Rules & Regulations of the Mining Camp
Comstock Justice
excerpted from
The Big Bonanza

by Dan DeQuille
of the Territorial Enterprise

Dan DeQuille

The Rules & Regulations of the Mining Camp

Although occupying the western portion of the Utah Territory, the laws under which the people of the Comstock range were at this time living were of their own making. At a meeting held by the miners of Gold Hill, June 11, 1859, the following preamble and "rules & regulations" were unanimously adopted:

Section 1. Any person who shall wilfully and with malice aforethought take the life of any person, shall, upon being duly convicted thereof, suffer the penalty of death by hanging.

Section 2. Any person who shall wilfully wound another, shall upon conviction thereof, suffer such penalty as the jury may determine.

Section 3. Any person found guilty of robbery or theft, shall upon conviction be punished with stripes or banishment, as the jury may determine.

Section 4. Any person found guilty of assault and battery, or exhibiting deadly weapons, shall upon conviction, be fined or banished as the jury may determine.

Section 5. No Banking games, under any consideration shall be allowed in this district under the penalty of final banishment from the District.

At the present day (1876) all manner of gambling games are allowed by the state laws and are licensed by the state and cities. In the original documents, preserved in the old Gold Hill book of records, there are given several additional sections, but as they relate to matters not of general interest to the reader, I have omitted them. One of these provides that "No Chinaman shall hold a claim in this District."

As may be seen, the laws of the first settlers were few and to the point; they were for use, not for ornament or the puzzling of the common understanding. In each settlement were in force some such "rules & regulations" as these. The man who broke one of the rules was sure to suffer a strict inforcement of the "regulation."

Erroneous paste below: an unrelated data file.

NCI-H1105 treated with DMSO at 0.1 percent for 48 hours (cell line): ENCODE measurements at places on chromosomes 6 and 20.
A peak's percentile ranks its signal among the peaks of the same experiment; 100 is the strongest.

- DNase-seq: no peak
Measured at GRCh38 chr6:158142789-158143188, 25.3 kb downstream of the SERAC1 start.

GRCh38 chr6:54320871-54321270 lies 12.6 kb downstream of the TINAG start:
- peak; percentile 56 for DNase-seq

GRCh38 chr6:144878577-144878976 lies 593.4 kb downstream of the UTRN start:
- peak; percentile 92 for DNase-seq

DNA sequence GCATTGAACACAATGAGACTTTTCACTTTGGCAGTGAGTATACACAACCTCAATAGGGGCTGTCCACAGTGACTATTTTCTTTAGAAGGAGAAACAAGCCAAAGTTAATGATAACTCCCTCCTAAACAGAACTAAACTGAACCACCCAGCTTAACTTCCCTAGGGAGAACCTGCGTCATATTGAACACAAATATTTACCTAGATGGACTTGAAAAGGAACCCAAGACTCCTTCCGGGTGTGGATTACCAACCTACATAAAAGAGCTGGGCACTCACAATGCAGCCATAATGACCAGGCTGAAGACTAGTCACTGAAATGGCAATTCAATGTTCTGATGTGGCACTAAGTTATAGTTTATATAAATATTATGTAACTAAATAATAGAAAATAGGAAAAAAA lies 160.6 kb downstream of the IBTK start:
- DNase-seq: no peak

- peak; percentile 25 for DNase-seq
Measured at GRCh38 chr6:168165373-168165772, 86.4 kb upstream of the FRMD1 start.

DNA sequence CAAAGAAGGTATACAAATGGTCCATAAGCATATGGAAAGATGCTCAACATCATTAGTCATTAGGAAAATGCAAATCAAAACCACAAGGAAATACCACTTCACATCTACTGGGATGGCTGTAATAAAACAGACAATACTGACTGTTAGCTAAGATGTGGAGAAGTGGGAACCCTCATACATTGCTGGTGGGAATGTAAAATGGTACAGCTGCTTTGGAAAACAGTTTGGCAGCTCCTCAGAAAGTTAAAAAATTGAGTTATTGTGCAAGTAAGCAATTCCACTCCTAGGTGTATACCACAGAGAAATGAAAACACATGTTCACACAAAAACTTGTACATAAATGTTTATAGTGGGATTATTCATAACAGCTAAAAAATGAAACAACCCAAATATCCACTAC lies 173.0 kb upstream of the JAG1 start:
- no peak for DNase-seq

Comstock Justice

On August 1859, two thieves, who gave the names of George Ruspas and David Reise, stole a yoke of cattle in Chinatown (now Dayton), and, driving them to Washoe Valley, offered them for sale at a price so low that they were at once suspected of having stolen the animals. They were arrested, and, it having been proven that the cattle had been stolen from a ranch of Mr. Campbell near Dayton, the sentence of the jury was that they have their left ear cut off and that they be banished the country.

The trial was held under a big pine tree near the Western shore of Washoe Lake at the base of the Sierra Nevadas. Jim Sturtevant, and old resident of Washoe Valley, was appointed executioner. He drew out a big knife, ran his thumb along the blade, and not finding its edge just to his mind, gave it a few rakes across a rock. He then walked up to Reise and, taking a firm hold on the upper part of the organ designated by the jury, shaved it off, close up, at a single slash.

As he approached Ruspas, the face of that gentleman was observed to wear a cunning smile. He seemed very much amused about something. The executioner, however, meant business, and tossing Reise's ear over to the jury, who sat at the root of the pine, he went after that of Ruspas, whose eyes were following every motion made and whose face wore the expression of that of a man about to or do a good thing.

Sturtevant pulled aside the fellow's hair, which he wore hanging down about his shoulders and lo! there was no left ear, it having been parted with on some previous and similar occasion.

Here was a fix for the executioner! His instructions were to cut off fellow's left ear, but there was no left ear upon which to operate.

The prisoner now looked him in the face and laughed aloud. The joke was so good that he could no longer restrain himself.

Sturtevant appealed to the jury for instructions. The jury were enjoying the scene not a little and, being in a good humor said they would reconsider their sentence; that rather than anyone should be disappointed, the executioner might take off the prisoner's right ear, if he had one.

The smile faded out of the countenance of Ruspas as he felt Sturtevant's fingers securing a firm hold on the top of his right ear. An instant after, Sturtevant gave a vigorous slash and then tossed Ruspas's ear over to the jury, saying as he did so that they now had a pair of ears that were "rights and lefts" and therefore properly mated.

This little ceremony over, the pair of thieves were directed to take the road leading over the Sierras to the beautiful "Golden state." They went, not as Adam and Eve left paradise, "dropping some natural tears," but as a pair of twin lambs are seen to depart when in the spring time the farmer has whacked off their two luxurant tails -- went dropping blood.

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Bridget E. Smith, editor & publisher

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